There are a number of tools we use to plot and manage career development:
There is no rule that guides the amount of progress that should be made in a given time-period in a strict fashion. We should however strive to set targets to progress to the next level on at least a quarterly basis.
Actions to make changes to a GitLab team-member's level can be taken during the 360 Feedback, and the data collected throughout this workflow should be useful at that time.
You must prepare to provide mentoring and guidance on focus areas for the quarter, especially in terms of how to improve and evolve in said areas. Do not hesitate to ask for help if you feel you need guidance to assess strategies for mentorship, and feel free to reach out to the other GitLab team-members who can provide said guidance. Be clear and concise in setting expectations, trying to align them with work that will take place during the quarter.
Think about the areas that are important to you and commit to working on them over the quarter. Keep an open mind to receive feedback and guidance on these areas, and be an active participant in the process.
Career development requires that all parties involved be committed to the process and are active participants.
One implicit area to focus on explicitly is communication. Regardless of your role, whether technical or manager, you must be a good communicator, and thus, it is important to always improve our communication skills.
Cross reference for Internship for Learning
There is a reasonable amount of interest to intern with Infrastructure so we wanted to put a brief landing section in the handbook. If you are interested in interning with Infrastructure, we would ask that you talk to your current manager and create an issue per the mentioned process. This can help us track who is helping on what and what they would like to learn. Mention the Reliability Engineering team members and managers to help us know you are interested. One note, in some cases, you may need to submit access-requests to get access to certain systems to help with work.
Don't know what to learn? Check out the SRE I and the SRE II Training Modules, these cover a range of topics related to how we do Reliability Engineering at GitLab. It is recommended that you come to your internship prepared, and by completing both modules, you'll ensure a richer internship experience as you'll make the best use of your time during your internship with an extra focus on more advanced topics.
Additionally, we have a broad set of technical skills listed in the job description for SRE, if you are looking for ideas on what to learn, set up a coffee chat with a team member or one of the managers. If you're interested in learning more about SREs in general, you may wish to read Alice Goldfuss's blog post, "How to Get Into SRE." This blog post is an overview of all sorts of SRE related things, some of which may not be in use here at GitLab. However, it can be a valuable tool to learn more about SREs in general, and it links to many resources that you can use to learn more about a variety of SRE related topics.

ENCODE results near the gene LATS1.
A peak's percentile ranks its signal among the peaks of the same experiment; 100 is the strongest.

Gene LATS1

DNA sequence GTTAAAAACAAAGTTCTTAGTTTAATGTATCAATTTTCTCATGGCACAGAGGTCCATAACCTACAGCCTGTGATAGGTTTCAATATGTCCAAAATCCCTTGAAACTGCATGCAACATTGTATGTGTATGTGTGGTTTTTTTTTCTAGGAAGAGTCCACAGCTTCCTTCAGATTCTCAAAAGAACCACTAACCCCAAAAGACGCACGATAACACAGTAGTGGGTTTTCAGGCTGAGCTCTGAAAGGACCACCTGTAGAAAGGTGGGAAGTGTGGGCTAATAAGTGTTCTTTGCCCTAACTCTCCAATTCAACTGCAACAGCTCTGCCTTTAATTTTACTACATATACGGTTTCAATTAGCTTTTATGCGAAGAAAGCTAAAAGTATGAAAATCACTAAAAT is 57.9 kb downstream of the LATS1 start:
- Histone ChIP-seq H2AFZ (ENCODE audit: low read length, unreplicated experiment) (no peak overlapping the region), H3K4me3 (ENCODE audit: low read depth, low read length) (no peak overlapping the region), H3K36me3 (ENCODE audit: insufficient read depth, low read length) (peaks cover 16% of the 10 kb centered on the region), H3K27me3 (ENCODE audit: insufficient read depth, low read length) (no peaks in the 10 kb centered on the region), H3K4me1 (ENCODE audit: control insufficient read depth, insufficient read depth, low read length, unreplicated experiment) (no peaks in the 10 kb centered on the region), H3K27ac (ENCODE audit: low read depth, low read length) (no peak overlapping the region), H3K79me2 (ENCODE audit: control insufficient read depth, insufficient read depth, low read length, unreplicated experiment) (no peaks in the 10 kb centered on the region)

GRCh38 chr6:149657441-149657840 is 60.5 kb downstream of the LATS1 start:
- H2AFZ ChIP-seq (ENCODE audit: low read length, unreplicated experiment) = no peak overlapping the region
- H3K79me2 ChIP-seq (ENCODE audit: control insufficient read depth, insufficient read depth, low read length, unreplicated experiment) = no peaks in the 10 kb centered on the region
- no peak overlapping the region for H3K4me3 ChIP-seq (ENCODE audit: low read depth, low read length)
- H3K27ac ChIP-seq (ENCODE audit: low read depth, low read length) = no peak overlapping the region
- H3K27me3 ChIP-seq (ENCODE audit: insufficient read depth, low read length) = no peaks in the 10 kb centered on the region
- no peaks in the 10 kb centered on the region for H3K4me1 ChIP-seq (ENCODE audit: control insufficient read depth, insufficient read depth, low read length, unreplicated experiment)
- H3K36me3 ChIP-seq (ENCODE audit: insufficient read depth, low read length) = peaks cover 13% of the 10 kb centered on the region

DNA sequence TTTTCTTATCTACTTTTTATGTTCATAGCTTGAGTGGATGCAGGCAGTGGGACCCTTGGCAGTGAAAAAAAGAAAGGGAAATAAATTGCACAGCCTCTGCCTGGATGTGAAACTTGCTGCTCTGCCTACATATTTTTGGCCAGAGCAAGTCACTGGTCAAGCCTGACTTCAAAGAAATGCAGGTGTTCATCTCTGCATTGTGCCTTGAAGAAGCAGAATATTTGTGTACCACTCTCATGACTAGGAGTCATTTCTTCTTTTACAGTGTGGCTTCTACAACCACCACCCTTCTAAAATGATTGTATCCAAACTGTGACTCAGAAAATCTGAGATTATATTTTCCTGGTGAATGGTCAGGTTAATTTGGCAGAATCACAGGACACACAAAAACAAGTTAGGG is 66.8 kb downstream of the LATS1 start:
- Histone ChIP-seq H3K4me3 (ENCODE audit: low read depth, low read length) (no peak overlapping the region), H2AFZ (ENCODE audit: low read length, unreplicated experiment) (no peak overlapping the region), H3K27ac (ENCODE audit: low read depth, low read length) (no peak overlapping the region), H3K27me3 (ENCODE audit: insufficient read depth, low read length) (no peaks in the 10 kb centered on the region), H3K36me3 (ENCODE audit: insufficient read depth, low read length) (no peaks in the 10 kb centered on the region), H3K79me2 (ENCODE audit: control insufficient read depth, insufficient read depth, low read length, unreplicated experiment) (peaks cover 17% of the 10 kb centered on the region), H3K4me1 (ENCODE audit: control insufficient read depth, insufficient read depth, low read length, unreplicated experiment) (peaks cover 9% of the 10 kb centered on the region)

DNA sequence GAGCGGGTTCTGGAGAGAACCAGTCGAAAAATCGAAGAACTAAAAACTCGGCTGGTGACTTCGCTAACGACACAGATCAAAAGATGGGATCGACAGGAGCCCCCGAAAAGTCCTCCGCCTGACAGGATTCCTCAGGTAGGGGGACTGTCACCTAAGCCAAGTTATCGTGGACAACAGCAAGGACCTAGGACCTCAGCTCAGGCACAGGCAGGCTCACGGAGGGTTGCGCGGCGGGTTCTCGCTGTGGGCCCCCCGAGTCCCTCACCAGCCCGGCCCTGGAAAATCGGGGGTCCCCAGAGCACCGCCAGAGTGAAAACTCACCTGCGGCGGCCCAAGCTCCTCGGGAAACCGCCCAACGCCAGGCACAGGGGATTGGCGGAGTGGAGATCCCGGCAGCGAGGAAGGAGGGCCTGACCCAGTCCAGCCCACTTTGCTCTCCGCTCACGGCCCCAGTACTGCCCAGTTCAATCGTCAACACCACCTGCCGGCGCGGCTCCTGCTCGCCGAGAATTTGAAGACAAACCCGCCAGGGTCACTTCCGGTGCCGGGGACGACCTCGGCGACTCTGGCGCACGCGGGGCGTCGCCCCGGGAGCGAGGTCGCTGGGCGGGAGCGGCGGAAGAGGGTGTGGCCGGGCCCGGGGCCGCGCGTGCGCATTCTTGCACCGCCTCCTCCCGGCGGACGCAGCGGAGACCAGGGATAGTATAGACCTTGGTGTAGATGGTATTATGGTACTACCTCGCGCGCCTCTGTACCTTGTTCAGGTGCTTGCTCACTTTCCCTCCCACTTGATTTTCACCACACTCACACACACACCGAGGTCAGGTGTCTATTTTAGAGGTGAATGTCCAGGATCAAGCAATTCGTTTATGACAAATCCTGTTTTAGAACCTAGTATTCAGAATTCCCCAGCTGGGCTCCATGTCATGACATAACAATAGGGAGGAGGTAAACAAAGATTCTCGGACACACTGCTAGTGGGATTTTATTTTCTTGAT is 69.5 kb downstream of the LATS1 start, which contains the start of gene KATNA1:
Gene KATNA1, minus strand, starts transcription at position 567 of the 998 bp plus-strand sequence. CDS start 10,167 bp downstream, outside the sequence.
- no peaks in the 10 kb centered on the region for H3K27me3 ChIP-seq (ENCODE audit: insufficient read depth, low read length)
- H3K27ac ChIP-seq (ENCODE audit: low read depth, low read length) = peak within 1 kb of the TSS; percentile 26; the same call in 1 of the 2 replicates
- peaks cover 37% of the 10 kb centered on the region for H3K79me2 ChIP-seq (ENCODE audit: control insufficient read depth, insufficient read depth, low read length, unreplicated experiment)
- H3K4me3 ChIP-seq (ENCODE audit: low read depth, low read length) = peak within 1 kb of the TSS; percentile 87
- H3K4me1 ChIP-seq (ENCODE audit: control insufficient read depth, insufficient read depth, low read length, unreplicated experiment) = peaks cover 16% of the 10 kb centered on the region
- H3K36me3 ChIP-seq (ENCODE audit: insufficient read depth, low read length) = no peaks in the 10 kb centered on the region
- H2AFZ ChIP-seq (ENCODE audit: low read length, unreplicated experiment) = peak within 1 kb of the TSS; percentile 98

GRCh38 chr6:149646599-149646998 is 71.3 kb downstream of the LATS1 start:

Specific ways to work in the internship:
GitLab Engineering employs a gearing method for determining the reporting relationship and number of Staff+ roles, generally referred to as Staff+ IC Gearing Ratios.
The IC Gearing policy does not require any documentation for use of the default 1:1 ratio of Staff Engineer to team. However, to ensure clarity, the SRE teams within Infrastructure will use this default ratio, providing an opportunity for a Staff Engineer to be a part of each SRE team. As Infrastructure continues to grow and add more teams, additional opportunities for Staff level SRE leaders will be created.
Exception Ratio: 3 Staff Eng:Team
Justification: The Delivery team is tasked with making it increasingly safe and efficient for work product from all of GitLab to make its way to the production environment as well as into the monthly release, patch releases, and security releases. This is an area with continuing needs for additional automation as well as a wide scope of skills and experience. The Delivery team requires multiple Staff Engineers with two frequently working in the Solver archetype on parallel issues (or staggered releases), while a third engages in an Architect archetype in moving automation and/or other CI/CD iterations forward.
Future Growth or Anticipated Change: It is expected that during FY22-FY23 two overall changes will influence the gearing ratio.
As a result of the above it is expected that within the FY22-FY23 we will reach a point where each delivery team will reduce to a ratio of 2 Staff Eng:Team.
Exception Ratio: 2 Staff Eng:Team
Justification: The Scalability team is tasked with creating improvements for the highest priority scaling items, primarily in support of the GitLab SaaS service. The team regularly shifts from one area of product or platform to another and a wide range of backend and infrastructure experience and skills are required. Additionally, a keen mind for high level architecture and an understanding of product workflow are essential for success. The team generally has a scaling item they are currently working on as well as another item that is being evaluated for the next iteration. In this model the two Staff Engineers individually employ both Architect and Solver archetypes towards their primary scaling item currently in focus.
Future Growth or Anticipated Change: It is expected that the team will continue to work in the current fashion where each Staff Engineer is providing technical leadership on parallel issues. In addition, it is expected that an additional 1-2 Scalability teams will be required in FY22-FY23 timeframe and likely that they will adopt the same model and Staff Eng ratio of 2 Staff Eng:Team.